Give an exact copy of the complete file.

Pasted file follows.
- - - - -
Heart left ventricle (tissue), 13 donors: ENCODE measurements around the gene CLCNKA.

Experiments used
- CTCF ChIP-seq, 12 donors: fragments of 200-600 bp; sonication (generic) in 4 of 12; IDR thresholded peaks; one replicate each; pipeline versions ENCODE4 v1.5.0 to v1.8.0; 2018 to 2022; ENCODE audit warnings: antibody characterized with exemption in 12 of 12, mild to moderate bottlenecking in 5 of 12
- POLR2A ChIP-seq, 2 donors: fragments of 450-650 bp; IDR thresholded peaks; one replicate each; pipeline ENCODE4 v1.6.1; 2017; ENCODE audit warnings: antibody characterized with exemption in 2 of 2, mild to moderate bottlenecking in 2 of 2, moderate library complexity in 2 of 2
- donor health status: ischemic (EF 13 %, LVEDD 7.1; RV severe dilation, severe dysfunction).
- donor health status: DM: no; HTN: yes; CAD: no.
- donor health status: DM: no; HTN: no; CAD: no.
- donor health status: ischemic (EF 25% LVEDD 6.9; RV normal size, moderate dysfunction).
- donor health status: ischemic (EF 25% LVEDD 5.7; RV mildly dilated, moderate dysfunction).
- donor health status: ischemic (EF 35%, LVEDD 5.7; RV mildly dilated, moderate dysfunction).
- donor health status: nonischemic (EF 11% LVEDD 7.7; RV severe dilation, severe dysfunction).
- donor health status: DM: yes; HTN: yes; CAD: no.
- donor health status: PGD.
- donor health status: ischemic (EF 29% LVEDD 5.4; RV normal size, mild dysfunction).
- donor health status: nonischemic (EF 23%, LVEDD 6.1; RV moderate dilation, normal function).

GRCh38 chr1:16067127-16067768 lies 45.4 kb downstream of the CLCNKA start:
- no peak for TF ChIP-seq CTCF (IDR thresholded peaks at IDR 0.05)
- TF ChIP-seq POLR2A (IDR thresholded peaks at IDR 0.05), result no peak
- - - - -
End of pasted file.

Heart left ventricle (tissue), 13 donors: ENCODE measurements around the gene CLCNKA.

Experiments used
- CTCF ChIP-seq, 12 donors: fragments of 200-600 bp; sonication (generic) in 4 of 12; IDR thresholded peaks; one replicate each; pipeline versions ENCODE4 v1.5.0 to v1.8.0; 2018 to 2022; ENCODE audit warnings: antibody characterized with exemption in 12 of 12, mild to moderate bottlenecking in 5 of 12
- POLR2A ChIP-seq, 2 donors: fragments of 450-650 bp; IDR thresholded peaks; one replicate each; pipeline ENCODE4 v1.6.1; 2017; ENCODE audit warnings: antibody characterized with exemption in 2 of 2, mild to moderate bottlenecking in 2 of 2, moderate library complexity in 2 of 2
- donor health status: ischemic (EF 13 %, LVEDD 7.1; RV severe dilation, severe dysfunction).
- donor health status: DM: no; HTN: yes; CAD: no.
- donor health status: DM: no; HTN: no; CAD: no.
- donor health status: ischemic (EF 25% LVEDD 6.9; RV normal size, moderate dysfunction).
- donor health status: ischemic (EF 25% LVEDD 5.7; RV mildly dilated, moderate dysfunction).
- donor health status: ischemic (EF 35%, LVEDD 5.7; RV mildly dilated, moderate dysfunction).
- donor health status: nonischemic (EF 11% LVEDD 7.7; RV severe dilation, severe dysfunction).
- donor health status: DM: yes; HTN: yes; CAD: no.
- donor health status: PGD.
- donor health status: ischemic (EF 29% LVEDD 5.4; RV normal size, mild dysfunction).
- donor health status: nonischemic (EF 23%, LVEDD 6.1; RV moderate dilation, normal function).

GRCh38 chr1:16067127-16067768 lies 45.4 kb downstream of the CLCNKA start:
- no peak for TF ChIP-seq CTCF (IDR thresholded peaks at IDR 0.05)
- TF ChIP-seq POLR2A (IDR thresholded peaks at IDR 0.05), result no peak